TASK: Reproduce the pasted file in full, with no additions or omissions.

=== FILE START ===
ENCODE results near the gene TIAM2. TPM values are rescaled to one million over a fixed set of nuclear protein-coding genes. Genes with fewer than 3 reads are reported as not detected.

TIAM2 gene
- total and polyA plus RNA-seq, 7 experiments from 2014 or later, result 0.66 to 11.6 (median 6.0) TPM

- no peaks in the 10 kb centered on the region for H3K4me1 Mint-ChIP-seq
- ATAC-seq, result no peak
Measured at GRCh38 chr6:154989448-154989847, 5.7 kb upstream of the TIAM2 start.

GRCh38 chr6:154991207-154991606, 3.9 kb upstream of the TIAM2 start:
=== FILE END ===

ENCODE results near the gene TIAM2. TPM values are rescaled to one million over a fixed set of nuclear protein-coding genes. Genes with fewer than 3 reads are reported as not detected.

TIAM2 gene
- total and polyA plus RNA-seq, 7 experiments from 2014 or later, result 0.66 to 11.6 (median 6.0) TPM

- no peaks in the 10 kb centered on the region for H3K4me1 Mint-ChIP-seq
- ATAC-seq, result no peak
Measured at GRCh38 chr6:154989448-154989847, 5.7 kb upstream of the TIAM2 start.

GRCh38 chr6:154991207-154991606, 3.9 kb upstream of the TIAM2 start: